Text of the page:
DUKE ITAC - October 10, 1998 Minutes
October 10, 1998
Present: Ed Anapol, Pakis Bessias, Chris Cramer for John Board, Kevin Cheung, Jim Dronsfield, Jim Coble for David Ferriero, Joseph Kovasckitz for Nevin Fouts, Mike Gower, Jimmy Grewal, Paul Harrod, Donna Hewitt, David Jamieson-Drake, Roger Loyd, Melissa Mills, Kyle Johnson for Caroline Nisbet, John Oates, Mike Pickett, Rafael Rodriguez, Les Saper, George Oberlander for Bill Scarborough, John Sigmon, Clark Smith, Robert Wolpert
Guests: Charles Register, Bob Currier, John Collins, Alan Halachmi
Rafael Rodriguez called the meeting to order since Betty was at Ivy+ and Robert Wolpert was at Academic Council at the beginning of today's meeting
John Oates reported that the Duke University Web Site Committee asked the Academic Council Executive Committee (ECAC) to nominate faculty members for service on the Committee as per the recommendation of ITAC. The ECAC has agreed to do so and some faculty, including John Oates, have accepted the nomination.
Rafael summarized by saying that return e-mail addresses are often cryptic. Charlie Register explained details about e-mail aliasing, beginning with the strictly voluntary use of the "easy-to-remember" duke.edu alias to stronger encouragement of use of that. However in the end administrators can only encourage use of aliases, since so many mail servers are distributed and it's only safe to do so much on the fly.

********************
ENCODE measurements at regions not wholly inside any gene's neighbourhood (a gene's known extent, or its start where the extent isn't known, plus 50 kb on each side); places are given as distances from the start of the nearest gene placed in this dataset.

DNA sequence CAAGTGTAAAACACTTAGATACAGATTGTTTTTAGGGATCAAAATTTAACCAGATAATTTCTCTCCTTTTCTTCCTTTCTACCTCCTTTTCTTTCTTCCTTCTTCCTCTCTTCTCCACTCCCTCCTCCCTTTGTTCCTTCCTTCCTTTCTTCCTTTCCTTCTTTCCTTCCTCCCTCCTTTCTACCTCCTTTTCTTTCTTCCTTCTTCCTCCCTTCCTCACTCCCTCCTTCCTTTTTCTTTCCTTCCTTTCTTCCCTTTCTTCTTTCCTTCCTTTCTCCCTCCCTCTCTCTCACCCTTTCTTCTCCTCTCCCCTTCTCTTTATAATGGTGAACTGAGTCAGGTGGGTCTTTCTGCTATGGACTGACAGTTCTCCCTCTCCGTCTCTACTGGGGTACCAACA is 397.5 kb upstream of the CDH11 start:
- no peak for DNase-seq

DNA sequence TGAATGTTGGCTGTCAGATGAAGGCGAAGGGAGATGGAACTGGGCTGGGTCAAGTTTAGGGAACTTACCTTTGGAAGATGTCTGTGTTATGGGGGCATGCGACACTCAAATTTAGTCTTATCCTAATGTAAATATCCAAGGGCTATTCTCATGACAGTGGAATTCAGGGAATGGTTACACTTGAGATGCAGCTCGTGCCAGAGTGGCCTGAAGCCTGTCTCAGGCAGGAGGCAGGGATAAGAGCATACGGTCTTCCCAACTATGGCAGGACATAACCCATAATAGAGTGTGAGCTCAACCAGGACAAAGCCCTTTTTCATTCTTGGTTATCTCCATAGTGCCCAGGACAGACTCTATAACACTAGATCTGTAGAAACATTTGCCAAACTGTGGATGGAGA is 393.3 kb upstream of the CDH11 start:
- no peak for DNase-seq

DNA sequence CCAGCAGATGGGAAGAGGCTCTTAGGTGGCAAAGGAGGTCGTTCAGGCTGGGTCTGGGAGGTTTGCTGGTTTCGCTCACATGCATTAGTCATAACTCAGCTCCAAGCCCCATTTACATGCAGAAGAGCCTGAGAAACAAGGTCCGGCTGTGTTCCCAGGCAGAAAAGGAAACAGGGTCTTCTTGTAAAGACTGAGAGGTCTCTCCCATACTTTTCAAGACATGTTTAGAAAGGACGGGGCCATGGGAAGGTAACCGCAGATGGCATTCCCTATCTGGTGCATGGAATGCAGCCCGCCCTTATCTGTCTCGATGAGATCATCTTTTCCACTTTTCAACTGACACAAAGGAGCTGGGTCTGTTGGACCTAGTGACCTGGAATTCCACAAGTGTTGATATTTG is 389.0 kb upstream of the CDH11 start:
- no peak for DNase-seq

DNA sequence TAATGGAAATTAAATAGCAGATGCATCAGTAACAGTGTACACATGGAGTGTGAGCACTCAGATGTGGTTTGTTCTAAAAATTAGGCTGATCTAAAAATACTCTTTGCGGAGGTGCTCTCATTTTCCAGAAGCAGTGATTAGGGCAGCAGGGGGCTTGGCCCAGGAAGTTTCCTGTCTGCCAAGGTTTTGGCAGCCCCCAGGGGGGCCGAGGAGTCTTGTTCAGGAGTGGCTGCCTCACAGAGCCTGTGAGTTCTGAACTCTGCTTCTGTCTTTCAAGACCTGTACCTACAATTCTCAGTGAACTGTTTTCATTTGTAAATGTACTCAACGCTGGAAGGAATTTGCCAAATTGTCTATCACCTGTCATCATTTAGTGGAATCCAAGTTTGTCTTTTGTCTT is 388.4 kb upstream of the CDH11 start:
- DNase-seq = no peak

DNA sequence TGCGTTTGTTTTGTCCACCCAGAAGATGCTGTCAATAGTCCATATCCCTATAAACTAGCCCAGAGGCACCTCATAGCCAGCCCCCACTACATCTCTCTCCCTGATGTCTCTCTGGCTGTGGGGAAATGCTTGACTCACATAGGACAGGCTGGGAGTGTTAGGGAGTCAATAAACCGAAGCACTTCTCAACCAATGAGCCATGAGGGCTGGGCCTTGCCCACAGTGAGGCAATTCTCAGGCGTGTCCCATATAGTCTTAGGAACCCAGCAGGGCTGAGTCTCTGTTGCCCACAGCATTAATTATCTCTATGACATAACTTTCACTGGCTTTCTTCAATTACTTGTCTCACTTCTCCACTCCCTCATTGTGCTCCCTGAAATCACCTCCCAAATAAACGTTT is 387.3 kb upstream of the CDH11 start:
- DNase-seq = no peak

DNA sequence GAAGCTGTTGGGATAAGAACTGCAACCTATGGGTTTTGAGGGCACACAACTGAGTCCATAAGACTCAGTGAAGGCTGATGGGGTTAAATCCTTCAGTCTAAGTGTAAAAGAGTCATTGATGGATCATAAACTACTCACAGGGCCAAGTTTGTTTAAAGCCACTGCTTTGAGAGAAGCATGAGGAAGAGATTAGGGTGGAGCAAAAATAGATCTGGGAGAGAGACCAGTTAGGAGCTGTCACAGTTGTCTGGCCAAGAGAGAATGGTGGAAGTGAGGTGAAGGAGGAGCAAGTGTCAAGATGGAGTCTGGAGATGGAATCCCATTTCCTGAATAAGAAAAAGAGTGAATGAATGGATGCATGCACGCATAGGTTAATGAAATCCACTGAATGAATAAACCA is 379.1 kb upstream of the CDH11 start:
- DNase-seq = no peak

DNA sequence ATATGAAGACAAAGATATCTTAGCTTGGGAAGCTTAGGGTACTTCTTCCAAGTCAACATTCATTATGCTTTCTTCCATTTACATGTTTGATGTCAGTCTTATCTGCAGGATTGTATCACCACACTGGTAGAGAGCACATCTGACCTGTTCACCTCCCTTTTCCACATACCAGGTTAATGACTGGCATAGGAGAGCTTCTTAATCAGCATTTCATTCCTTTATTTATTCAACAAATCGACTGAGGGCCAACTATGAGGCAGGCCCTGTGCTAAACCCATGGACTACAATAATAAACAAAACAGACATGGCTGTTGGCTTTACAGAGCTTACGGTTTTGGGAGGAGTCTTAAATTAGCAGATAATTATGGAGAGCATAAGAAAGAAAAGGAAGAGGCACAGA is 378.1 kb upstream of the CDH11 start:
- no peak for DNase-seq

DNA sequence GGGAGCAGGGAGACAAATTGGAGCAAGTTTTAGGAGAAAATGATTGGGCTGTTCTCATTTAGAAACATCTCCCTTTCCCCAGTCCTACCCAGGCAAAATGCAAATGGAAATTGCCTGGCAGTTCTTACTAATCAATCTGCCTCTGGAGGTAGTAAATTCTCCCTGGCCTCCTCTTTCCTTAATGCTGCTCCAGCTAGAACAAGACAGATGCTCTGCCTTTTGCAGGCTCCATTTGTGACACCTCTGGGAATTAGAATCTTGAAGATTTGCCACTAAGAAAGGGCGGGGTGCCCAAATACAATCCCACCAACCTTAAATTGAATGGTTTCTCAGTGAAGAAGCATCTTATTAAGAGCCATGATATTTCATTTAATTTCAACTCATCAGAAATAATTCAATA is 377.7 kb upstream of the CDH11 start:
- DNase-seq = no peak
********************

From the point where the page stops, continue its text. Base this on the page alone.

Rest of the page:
- OIT will do more as a clearinghouse of how to implement aliasing for local sysadmins
- Notes has standardized on the full name alias as the return address for mail traveling outside of Notes. For mail inside of notes, the person's name is automatically substituted
- the alias server is a layer atop the old acpub system; more will be done to further integrate the two systems so that every address will become email@example.com; however, this will confuse some mailing lists, so care is being taken during this transition but in the end some users may need to resubscribe to mailing lists, especially to private or "closed" lists, to accommodate this
- Notes and cc:Mail may strip off info (often provided in quotes) including the full name even when it is supplied by the sender, especially if it has passed through one or more replies or forwards
Rafael indicated that all students should receive their full name alias in correspondence notifying them that their e-mail account has been assigned. Charlie added that the full name alias should be added to the Registrar files and that would solve a lot of the problems.
Remote access update